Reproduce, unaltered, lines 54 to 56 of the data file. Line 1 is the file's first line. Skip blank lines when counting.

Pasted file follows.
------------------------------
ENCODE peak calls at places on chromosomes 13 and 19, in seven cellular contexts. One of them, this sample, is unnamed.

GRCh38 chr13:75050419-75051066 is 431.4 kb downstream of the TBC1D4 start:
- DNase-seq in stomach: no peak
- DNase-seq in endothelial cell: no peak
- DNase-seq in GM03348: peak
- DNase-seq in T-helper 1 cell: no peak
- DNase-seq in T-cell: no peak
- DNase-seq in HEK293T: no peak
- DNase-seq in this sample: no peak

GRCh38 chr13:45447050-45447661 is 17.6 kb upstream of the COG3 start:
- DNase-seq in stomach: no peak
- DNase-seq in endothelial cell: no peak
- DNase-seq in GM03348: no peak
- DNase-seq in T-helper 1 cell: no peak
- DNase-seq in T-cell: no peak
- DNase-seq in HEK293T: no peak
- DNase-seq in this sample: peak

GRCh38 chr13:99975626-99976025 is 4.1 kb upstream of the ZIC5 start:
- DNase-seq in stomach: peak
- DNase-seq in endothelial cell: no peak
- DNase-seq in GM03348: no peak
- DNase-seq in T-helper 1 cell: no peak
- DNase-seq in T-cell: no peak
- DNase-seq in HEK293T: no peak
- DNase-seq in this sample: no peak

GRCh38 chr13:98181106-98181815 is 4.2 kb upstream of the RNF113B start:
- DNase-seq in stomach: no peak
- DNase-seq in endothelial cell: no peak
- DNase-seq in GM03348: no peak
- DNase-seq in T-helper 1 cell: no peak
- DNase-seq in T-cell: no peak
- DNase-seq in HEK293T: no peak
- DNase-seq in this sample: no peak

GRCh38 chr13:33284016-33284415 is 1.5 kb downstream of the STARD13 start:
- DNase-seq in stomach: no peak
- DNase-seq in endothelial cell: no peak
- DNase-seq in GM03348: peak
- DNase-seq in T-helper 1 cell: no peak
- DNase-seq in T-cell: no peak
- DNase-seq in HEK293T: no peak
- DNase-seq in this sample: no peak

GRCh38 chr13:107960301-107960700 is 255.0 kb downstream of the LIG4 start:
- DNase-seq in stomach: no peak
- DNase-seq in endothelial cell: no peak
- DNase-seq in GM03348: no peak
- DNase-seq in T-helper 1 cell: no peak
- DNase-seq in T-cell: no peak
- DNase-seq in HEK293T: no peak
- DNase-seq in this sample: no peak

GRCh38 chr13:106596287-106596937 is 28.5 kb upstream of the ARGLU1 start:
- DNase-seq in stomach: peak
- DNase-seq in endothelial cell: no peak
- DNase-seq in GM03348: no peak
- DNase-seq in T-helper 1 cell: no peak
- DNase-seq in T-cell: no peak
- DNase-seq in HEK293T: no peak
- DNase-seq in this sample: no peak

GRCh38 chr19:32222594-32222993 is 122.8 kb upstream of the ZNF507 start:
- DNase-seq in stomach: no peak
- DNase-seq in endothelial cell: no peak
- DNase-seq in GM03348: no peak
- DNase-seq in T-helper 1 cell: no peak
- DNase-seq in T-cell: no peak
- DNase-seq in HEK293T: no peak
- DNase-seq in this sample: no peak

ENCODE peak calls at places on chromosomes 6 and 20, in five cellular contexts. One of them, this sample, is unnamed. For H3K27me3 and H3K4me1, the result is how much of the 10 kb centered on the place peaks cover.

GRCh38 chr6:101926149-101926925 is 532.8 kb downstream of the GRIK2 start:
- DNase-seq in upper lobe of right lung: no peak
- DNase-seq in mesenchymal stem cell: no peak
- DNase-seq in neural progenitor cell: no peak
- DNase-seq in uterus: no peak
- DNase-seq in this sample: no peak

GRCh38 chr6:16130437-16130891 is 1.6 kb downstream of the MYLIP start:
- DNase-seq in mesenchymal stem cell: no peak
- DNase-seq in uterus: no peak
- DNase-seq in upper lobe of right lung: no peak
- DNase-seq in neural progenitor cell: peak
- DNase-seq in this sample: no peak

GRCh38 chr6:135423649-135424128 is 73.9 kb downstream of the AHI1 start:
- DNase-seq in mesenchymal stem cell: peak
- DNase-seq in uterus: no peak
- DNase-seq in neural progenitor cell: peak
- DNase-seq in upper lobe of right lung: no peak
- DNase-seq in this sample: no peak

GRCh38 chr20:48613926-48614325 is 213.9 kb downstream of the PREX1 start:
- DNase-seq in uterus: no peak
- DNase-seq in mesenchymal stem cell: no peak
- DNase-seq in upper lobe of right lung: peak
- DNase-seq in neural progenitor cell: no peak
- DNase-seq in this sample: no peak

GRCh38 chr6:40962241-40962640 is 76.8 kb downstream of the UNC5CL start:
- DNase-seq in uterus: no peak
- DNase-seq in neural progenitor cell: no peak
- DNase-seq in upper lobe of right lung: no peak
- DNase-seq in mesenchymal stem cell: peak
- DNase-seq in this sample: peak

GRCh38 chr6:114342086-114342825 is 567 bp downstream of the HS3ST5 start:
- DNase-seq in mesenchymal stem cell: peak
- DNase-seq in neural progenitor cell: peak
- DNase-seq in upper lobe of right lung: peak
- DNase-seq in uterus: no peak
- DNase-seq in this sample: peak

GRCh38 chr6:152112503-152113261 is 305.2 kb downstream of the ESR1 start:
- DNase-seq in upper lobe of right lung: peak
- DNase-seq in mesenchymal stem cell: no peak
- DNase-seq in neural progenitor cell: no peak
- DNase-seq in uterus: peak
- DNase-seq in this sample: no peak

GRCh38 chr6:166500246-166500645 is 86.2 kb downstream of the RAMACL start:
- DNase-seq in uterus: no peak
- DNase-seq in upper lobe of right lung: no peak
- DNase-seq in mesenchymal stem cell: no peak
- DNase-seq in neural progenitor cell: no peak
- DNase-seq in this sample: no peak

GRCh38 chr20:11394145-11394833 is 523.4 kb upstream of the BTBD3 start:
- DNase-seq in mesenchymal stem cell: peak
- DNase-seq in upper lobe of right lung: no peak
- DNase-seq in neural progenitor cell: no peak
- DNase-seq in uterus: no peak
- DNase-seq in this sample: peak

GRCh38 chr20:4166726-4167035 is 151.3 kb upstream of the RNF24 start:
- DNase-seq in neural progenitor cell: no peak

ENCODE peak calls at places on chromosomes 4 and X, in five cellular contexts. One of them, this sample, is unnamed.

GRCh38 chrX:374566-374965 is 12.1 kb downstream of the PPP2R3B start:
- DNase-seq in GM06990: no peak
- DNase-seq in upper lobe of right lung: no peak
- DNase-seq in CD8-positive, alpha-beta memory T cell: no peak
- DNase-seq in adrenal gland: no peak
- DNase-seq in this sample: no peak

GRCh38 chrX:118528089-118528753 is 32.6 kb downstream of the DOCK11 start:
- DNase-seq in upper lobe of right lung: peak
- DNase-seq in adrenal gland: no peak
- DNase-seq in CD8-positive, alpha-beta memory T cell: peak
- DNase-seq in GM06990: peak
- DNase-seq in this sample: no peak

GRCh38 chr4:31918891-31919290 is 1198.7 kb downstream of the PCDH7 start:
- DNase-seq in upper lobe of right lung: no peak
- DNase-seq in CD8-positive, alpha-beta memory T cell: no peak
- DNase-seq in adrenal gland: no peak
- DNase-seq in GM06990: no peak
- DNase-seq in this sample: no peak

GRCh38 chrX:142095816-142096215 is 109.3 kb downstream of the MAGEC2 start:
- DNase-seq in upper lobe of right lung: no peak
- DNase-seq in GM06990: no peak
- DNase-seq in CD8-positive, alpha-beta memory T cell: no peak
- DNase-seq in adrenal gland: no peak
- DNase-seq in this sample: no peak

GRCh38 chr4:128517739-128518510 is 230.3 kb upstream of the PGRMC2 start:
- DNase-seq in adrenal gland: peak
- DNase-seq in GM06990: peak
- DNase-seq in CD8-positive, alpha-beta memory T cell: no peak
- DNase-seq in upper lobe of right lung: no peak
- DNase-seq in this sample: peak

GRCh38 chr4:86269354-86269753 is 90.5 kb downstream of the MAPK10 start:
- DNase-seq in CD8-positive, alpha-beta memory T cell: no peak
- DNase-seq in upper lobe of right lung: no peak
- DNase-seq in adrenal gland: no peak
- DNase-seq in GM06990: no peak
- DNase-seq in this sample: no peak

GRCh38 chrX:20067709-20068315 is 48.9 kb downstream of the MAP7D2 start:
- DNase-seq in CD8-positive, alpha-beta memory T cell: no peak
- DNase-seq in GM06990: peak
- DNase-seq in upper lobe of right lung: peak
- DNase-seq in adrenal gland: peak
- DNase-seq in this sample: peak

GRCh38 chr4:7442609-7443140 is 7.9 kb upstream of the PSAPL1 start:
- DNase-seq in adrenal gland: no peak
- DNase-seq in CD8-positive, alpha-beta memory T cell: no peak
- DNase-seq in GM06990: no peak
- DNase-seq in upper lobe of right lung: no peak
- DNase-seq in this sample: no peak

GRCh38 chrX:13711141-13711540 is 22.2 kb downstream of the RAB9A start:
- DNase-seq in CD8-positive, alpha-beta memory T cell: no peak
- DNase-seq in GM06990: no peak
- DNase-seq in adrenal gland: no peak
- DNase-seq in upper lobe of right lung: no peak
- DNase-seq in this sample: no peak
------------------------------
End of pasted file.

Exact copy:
- DNase-seq in T-helper 1 cell: no peak
- DNase-seq in T-cell: no peak
- DNase-seq in HEK293T: no peak